Boys and Kitten, 1873
Watercolor and gouache over graphite on cream wove paper
Museum purchase, Sustaining Membership Fund
Trained in lithography and wood engraving, Homer embarked on a career as an illustrator for Harper's Weekly during the Civil War. A trip to France in 1866 and 1867 exposed him to the early work of the Impressionists and sparked his interest in light and color. Homer's first serious use of watercolor may have been precipitated by an important exhibition in New York early in 1873. It was during that summer in Gloucester, Massachusetts, that the artist produced a series of small watercolors involving the theme of children playing.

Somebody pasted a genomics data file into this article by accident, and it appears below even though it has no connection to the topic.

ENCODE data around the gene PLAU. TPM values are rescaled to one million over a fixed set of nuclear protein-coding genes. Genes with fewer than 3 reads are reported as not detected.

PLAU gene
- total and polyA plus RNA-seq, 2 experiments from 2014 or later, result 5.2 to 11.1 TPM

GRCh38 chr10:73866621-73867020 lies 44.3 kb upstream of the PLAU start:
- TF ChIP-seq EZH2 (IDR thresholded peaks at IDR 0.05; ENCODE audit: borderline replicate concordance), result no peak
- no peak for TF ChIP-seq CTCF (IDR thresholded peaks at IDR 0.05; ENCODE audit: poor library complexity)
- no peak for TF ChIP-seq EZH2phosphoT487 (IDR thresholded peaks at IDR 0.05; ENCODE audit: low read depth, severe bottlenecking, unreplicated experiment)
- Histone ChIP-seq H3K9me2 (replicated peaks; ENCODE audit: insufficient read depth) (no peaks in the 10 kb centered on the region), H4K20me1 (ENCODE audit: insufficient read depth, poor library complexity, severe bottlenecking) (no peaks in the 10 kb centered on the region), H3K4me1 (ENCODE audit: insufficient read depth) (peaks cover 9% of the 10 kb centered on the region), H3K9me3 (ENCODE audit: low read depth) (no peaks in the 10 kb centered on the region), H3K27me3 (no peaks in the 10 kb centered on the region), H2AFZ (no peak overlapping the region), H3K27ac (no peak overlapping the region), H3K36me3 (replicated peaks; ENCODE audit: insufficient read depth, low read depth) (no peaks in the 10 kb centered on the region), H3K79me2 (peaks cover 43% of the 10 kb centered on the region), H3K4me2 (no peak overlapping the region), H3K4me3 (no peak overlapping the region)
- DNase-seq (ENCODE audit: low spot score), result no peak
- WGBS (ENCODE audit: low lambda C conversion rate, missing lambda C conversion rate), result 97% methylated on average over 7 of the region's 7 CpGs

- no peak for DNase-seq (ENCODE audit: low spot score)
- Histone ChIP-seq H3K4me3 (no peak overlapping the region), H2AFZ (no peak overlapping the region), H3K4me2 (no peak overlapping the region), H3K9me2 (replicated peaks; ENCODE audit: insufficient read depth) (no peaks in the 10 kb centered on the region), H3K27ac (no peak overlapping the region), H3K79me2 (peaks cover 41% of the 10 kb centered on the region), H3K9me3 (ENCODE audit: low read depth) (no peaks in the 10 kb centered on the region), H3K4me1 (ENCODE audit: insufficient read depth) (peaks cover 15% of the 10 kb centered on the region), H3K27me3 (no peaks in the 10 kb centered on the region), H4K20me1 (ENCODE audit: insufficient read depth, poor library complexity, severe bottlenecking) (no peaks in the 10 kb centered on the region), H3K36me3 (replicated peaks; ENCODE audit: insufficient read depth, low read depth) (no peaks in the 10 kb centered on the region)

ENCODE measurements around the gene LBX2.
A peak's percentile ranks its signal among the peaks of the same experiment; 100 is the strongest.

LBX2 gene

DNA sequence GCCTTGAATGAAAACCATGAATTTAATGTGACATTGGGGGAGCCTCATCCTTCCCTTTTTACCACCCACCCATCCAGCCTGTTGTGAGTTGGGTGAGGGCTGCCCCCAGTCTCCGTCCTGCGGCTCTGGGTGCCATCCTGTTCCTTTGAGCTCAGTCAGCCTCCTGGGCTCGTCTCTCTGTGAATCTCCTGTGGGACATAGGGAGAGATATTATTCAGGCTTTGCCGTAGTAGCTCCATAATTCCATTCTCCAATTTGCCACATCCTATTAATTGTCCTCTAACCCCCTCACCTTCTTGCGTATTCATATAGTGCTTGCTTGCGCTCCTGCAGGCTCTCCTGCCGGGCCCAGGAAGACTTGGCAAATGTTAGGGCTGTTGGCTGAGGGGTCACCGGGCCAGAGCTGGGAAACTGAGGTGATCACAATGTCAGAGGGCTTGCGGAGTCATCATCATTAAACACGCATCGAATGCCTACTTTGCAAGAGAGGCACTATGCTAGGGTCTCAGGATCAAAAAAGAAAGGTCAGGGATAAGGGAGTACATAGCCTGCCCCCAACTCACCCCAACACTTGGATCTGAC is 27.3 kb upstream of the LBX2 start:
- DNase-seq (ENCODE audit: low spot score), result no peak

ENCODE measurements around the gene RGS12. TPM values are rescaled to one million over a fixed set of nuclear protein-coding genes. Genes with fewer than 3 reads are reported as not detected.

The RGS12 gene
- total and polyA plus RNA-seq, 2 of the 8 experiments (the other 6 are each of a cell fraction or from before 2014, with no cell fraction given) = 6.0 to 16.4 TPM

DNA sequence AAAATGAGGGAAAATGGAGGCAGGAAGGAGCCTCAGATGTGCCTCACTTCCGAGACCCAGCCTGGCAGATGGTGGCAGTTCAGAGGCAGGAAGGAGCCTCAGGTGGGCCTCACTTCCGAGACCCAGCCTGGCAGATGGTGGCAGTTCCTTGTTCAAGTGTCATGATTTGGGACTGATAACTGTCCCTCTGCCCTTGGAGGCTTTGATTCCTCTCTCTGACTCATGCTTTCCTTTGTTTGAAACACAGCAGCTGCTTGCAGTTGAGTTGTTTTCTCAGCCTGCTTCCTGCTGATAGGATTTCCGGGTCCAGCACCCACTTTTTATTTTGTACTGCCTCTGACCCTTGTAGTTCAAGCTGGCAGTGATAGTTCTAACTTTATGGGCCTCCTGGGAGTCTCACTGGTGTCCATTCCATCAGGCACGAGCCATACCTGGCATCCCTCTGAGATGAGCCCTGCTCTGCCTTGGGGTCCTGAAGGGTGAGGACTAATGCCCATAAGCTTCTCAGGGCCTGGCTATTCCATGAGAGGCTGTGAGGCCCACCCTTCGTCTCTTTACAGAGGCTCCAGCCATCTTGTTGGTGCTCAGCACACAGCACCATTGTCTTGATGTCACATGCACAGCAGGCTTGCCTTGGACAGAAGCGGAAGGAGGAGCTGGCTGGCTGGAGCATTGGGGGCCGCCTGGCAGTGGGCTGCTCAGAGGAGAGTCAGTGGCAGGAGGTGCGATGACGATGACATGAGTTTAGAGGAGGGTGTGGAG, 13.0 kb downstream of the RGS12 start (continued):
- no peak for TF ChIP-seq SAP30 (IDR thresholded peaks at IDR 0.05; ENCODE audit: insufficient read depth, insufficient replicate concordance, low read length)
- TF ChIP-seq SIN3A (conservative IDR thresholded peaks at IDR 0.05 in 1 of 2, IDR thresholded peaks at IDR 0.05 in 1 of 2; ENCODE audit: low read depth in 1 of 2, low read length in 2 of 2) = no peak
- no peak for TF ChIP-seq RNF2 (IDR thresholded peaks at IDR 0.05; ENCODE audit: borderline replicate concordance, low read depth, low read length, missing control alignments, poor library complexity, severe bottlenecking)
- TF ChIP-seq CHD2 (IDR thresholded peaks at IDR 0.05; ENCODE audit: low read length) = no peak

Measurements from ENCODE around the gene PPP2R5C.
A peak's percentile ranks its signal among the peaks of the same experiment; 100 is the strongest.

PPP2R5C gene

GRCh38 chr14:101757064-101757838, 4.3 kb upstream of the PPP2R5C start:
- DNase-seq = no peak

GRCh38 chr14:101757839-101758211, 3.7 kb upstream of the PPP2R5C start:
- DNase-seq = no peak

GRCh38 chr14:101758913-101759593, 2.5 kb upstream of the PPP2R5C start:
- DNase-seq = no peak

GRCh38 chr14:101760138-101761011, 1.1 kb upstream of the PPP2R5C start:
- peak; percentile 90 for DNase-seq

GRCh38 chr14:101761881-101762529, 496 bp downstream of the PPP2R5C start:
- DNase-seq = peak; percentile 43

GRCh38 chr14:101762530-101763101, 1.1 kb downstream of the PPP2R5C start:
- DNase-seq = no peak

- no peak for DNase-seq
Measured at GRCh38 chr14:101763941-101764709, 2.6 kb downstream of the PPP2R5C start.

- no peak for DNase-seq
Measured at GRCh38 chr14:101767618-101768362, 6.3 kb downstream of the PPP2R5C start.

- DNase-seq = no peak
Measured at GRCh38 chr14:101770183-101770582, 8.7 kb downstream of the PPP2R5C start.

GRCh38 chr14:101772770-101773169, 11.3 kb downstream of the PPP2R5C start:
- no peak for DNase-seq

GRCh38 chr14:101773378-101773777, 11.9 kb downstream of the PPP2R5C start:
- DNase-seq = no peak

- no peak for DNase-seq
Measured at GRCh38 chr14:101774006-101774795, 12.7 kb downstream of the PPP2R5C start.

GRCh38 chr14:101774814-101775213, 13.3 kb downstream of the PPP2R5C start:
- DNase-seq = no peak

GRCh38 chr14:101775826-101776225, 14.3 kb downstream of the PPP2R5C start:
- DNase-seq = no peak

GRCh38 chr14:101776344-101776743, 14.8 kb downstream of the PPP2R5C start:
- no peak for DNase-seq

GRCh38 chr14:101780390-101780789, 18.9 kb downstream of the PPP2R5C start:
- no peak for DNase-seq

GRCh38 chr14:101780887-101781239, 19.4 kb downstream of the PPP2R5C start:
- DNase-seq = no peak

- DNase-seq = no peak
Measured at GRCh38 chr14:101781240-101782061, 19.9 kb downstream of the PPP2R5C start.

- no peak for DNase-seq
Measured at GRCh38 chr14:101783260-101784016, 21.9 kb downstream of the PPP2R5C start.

The decorative flatness and sharp contrasts of light and shade in Homer's works of this period relate to his ongoing career as a magazine illustrator. In Boys and Kitten liberal application of white gouache, or opaque watercolor, creates dazzling highlights and helps to emphasize the structure of the composition. Employing saturated, opaque color, rather than the transparent washes that were to predominate in his later works, Homer worked from dark to light as he did in oil painting. As a watercolorist, holding the materials of his art in as high esteem as those of oil painting, Homer accorded his subjects a monumentality that raised the level of prestige for that medium.